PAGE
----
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Bill nixes office

Staff Writer

A bill that would abolish the office of constable in Pike County has been filed for the current session of the Alabama Legislature.

More than a year ago, Pike County Commissioners asked State Rep. Alan Boothe, D-Troy, and State Sen. Wendell Mitchell, D-Luverne, to introduce local legislation that would eliminate constables.

In January 2001, commissioners voted 3-1-1 to do away with the office of constable in Pike County.

Discussion of the issue began last year when Commissioner Willie Thomas brought up the subject of a petition signed by individuals of the Needmore Community who want to keep the constables.

As of this week, House Bill 235, which would eliminate the positions for those seven men, has been filed, Boothe said.

The bill, if passed, would put the issue on the ballot for a referendum of Pike County voters. It would be added on the ballot at the discretion of the commission and probate judge, Boothe said.

Although discussed before the 2001 Legislative Session, the bill was not put on the calendar because of the time required to advertise.

"We had to advertise the bill before I could introduce it and we didn’t have the time in previous sessions," Boothe said of why the local legislation was not introduced until now.

Pike County Sheriff Russell Thomas refused to comment on the issue at this time.

However, a year ago, Thomas said, "the liability is tremendous" if the county is forced to become involved. He also said he has received several complaints from individuals, one of whom was stopped ­ for a traffic violation ­ by a constable.

Commissioner Larry Meeks said he has been approached by two individuals who ran for the office of constable in the last election and they want the office abolished.

"I think a majority wants us to do away with them," Meeks said.

"They’re just vigilantes is what they are," he said, referring to the fact constables are not required by law to be certified by Peace Officer Standards and Training.

When the issue of constables was discussed last year, Commissioner Charlie Harris said, "My pleasure is to get rid of them."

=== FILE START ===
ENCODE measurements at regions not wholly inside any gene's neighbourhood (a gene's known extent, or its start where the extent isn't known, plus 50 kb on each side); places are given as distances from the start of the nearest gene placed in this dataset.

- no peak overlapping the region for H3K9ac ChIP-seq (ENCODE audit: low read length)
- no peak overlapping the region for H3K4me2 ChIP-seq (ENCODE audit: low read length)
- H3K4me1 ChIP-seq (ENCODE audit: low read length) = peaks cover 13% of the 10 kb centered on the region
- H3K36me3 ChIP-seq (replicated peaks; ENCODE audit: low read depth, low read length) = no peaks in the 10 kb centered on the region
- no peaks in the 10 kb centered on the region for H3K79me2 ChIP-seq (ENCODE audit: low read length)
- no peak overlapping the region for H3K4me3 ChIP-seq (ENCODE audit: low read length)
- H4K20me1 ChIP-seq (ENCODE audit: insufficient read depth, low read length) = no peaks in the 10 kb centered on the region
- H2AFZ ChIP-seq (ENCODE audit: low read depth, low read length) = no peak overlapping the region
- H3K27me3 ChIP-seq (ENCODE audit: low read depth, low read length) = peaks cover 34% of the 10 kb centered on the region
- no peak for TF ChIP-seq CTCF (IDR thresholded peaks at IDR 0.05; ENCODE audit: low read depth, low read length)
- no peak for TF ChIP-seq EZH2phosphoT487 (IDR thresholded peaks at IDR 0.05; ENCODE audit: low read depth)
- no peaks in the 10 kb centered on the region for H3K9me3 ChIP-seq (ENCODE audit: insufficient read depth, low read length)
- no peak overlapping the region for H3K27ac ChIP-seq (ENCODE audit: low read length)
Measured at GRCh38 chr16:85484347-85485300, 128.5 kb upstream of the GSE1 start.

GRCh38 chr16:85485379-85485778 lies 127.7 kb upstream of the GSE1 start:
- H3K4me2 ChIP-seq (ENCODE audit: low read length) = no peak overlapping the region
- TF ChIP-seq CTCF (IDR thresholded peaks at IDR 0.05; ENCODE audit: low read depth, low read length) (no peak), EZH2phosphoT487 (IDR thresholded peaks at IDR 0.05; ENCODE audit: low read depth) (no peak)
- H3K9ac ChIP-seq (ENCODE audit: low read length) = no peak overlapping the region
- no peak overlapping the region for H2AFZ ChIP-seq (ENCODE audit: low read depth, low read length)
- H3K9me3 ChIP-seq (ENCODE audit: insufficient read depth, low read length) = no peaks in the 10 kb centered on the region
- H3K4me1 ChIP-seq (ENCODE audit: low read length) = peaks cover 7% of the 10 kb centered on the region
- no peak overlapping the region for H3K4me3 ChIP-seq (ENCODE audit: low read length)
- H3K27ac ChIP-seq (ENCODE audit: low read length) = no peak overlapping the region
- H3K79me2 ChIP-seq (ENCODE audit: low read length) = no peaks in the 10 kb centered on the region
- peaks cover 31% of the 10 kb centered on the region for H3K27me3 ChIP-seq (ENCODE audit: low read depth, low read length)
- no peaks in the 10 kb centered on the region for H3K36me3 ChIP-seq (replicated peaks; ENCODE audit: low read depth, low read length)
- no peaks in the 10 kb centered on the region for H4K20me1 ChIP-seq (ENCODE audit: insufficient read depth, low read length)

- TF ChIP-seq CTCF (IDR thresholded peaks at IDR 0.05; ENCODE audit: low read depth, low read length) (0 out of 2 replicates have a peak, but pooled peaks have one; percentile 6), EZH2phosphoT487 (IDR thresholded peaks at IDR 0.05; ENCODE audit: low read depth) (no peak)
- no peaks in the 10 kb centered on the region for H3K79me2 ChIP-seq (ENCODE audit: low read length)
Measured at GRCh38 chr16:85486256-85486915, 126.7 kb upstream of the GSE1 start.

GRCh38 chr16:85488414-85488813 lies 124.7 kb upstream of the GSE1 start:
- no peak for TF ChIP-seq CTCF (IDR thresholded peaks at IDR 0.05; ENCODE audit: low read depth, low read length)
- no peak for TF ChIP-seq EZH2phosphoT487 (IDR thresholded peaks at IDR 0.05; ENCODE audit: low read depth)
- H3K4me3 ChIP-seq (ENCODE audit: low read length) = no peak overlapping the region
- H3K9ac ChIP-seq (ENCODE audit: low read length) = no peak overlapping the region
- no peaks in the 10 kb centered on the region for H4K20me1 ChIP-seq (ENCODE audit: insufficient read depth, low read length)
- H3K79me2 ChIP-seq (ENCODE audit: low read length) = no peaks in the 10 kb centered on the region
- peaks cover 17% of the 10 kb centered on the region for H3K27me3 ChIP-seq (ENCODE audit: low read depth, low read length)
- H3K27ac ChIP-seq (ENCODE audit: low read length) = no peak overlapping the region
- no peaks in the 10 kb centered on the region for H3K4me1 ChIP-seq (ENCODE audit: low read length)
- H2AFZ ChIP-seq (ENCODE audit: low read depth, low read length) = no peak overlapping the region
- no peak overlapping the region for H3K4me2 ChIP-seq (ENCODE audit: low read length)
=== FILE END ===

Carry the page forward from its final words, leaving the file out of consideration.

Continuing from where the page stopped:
Meeks, Harris and Commissioner Ray Goodson, voted in favor of passing the resolution. Willie Thomas voted against it and Karen Berry abstained from the vote. Commissioner Larry Penn was absent from that meeting.

Berry, who is the current chairwoman of the commission, said she abstained from the vote a year ago because she did not know the issue was coming up for a vote.

"I had not heard from any of my constituents, so I abstained," Berry said.

Since that time, she has had individuals she represents offer input.

"Since then, I’ve had several constituents say we need to abolish constables," Berry said.

The Handbook for Alabama County Commissioners states "general law provides for the election of one constable for each election precinct in each county to hold office for a term of four years. Constables are conservators of the peace within their respective counties and they perform executive duties in connection with the local courts. Constables receive compensation in the form of fees for the performance of their various duties and services."

Legislation passed in 1984 allows counties to abolish the office by local legislation.

Many of Alabama’s 67 counties have abolished the office of constable over the years.

According to the Association of County Commissions of Alabama, there are 37 counties which still have constables, meaning 30 have taken action to abolish the office.

Pike County neighbors Dale and Crenshaw Counties do not have constables, but Coffee County does have them.

According to an Attorney General opinion constables "have arrest powers and the authority to write traffic tickets," however, the Criminal Justice Information Center Commission does not allow constables access to the state computer system "on the basis that constables are not charged with enforcing criminal laws."

Constables are also not authorized to have blue lights and sirens. They must also have permission from the police chief or sheriff in their jurisdiction or the Department of Public Safety to operate blue lights.

Although not required to have any formal training, some constables have gone through training and some are former law enforcement officers.

Constable Stephen Green said the Alabama Constables Association has tried to introduce legislation that would require minimum standards for constables ­ the same that are required of deputies and police officers.

"In each and every case it has been fought and voted against by the legislature with the support and lobbying of the Alabama Sheriff’s, Peace Officer’s and State Trooper’s Associations," Green said. "Constables have even offered to pay for this training out of their pockets, even though that is not required for any other peace officer in this state, their training is paid by their sponsoring agency."

He said, although constables are not required to have training, they do undergo training sponsored by the constable’s association, at locations throughout the state several times a year.

Green also pointed out the sheriff, like constables, is elected and is not required to have any specific training.

"I would be happy to see the Sheriff’s Department utilize the services of Pike County’s new constables, it only stands that extra personnel to assist the civil division of the SO would free up deputies to do more in the criminal division, as well as I feel be more cost effective to the citizens of the county," Green said.